U.S. Sen. Sam Brownback, R-KS, has introduced the Conservation Reserve Program Tax Fairness Act, which would ensure that farmers do not have to pay back or future self-employment Social Security taxes on Conservation Reserve Program (CRP) income.
U.S. Sen. Pat Roberts, R-KS, is a co-sponsor of the legislation.
"The Conservation Reserve Program Tax Fairness Act would ensure that farmers do not have to pay back or future self-employment social security taxes on CRP income," Brownback said. "A recent ruling from the 6th Circuit Court of Appeals overturns the status quo interpretation of this program as real estate rental income. This ruling makes CRP income subject to self employment social security tax--a tax rate of 15%--and also made the tax retroactive back to 1996.
"This could not come at a worse time for American producers who have been hit with low prices, bad weather and rising fuel costs. This ruling not only ignores the intent of Congress in creating CRP, it sets up a disincentive for farmers to pursue environmentally pro-active measures in the future, since they must fear retro-active penalties on their investments. At a time when farmers are struggling to get back on their feet economically and do the right thing environmentally--it is vital that Congress demonstrate its support by upholding its promise on CRP," Brownback said.
"Our bill addresses a punitive ruling that would cost farmers millions of dollars in taxes," Senator Roberts said. "Since the inception of the Conservation Reserve Program, Congress has intended CRP income to be treated as rental income, not regular farm income. That the courts would rule to allow the Internal Revenue Service to collect self-employment taxes retroactively to 1996 is unfair. Now is not the time to add another tax burden on our struggling farmers.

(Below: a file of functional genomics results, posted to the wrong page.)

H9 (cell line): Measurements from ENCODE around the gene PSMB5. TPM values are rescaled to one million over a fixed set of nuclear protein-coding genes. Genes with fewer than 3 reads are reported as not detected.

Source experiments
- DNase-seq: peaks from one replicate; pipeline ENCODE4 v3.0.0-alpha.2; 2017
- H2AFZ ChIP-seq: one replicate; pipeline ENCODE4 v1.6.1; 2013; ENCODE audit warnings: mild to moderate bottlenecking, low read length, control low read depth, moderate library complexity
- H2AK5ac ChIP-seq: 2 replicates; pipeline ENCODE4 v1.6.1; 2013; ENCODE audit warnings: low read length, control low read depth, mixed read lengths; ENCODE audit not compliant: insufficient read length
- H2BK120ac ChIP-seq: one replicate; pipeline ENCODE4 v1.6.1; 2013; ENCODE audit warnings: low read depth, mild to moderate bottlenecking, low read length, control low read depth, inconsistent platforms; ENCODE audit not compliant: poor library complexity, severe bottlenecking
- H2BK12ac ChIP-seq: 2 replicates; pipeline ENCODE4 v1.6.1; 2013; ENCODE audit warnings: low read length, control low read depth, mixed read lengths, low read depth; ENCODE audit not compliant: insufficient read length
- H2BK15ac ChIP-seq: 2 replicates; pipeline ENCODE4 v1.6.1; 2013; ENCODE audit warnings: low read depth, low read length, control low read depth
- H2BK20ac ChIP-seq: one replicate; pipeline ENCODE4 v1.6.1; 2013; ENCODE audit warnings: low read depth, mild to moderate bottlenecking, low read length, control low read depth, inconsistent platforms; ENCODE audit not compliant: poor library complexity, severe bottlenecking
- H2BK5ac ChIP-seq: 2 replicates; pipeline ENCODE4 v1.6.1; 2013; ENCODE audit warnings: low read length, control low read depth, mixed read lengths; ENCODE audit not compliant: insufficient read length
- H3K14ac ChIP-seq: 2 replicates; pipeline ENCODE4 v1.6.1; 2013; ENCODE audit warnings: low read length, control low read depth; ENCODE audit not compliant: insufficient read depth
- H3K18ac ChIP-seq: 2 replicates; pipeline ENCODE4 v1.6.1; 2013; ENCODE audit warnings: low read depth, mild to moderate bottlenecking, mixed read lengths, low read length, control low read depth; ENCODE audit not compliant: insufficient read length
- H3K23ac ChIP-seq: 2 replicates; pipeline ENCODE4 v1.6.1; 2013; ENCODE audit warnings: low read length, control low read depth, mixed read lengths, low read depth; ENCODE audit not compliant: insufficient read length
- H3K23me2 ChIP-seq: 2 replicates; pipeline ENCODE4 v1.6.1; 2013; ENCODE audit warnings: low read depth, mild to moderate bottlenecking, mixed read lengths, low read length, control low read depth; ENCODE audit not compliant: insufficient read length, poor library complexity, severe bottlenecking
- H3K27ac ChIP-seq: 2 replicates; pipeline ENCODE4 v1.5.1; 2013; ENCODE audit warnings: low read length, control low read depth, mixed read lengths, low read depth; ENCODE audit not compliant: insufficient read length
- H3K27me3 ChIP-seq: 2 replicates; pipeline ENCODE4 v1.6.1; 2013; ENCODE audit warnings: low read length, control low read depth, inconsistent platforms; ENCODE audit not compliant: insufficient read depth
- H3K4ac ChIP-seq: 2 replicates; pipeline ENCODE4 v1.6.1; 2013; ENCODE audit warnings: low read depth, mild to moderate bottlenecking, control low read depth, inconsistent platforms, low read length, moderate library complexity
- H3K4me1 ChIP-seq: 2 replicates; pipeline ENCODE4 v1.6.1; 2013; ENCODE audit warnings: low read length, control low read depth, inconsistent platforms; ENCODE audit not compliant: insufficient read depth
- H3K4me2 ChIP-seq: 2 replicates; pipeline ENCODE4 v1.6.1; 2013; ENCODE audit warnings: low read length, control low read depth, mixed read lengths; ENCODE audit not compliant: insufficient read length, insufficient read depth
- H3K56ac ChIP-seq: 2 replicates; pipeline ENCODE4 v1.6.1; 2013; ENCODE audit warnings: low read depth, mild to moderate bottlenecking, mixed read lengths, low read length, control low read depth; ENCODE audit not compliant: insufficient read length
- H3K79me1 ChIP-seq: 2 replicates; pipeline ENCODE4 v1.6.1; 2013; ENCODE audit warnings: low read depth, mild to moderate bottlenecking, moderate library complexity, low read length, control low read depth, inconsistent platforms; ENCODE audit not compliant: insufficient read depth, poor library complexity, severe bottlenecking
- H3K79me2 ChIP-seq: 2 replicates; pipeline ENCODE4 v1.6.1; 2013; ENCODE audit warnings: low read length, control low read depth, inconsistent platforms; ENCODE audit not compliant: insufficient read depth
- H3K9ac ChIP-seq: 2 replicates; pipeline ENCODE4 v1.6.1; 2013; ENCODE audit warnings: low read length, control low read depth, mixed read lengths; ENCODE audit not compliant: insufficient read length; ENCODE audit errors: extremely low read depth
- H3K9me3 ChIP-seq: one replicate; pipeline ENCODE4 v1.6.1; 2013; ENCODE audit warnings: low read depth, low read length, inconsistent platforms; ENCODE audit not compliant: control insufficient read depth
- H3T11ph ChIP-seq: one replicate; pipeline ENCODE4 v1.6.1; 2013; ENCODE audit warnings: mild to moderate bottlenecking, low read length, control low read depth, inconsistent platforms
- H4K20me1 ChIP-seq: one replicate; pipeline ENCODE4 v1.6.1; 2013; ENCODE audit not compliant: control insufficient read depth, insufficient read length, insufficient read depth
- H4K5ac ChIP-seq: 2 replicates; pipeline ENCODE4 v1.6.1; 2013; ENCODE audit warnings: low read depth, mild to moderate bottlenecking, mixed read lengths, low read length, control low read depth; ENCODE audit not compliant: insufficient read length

"The CRP program has had enormous conservation and wildlife benefits, especially for states like Kansas. The decision by the tax court threatens to penalize producers who are trying to do the right thing by protecting fragile land that is sensitive to erosion and provide vital wildlife habitat," Roberts said.
Currently, CRP is subject to income tax, but not self-employment Social Security tax, because it is a rental payment the government makes in exchange for farmers taking environmentally sensitive land out of production--treated the same as if a farmer rented out his land to another party. The original IRS attempt to collect taxes on CRP income was rejected by the Tax Court in 1998; however, last month, the IRS prevailed with the 6th Circuit Court of Appeals to retroactively collect the tax.
Co-sponsors of the Conservation Reserve Tax Fairness Act are Senators Tom Daschle (SD), Rod Grams (MN), Bob Kerrey (NE), Ashcroft (MO), DeWine (OH), Inhofe (OK), Dorgan (ND), Conrad (ND), Lugar (IN), Bond (MO), Johnson (SD), Bunning (KY), Craig (ID) Hagel (NE) and Grassley (IA).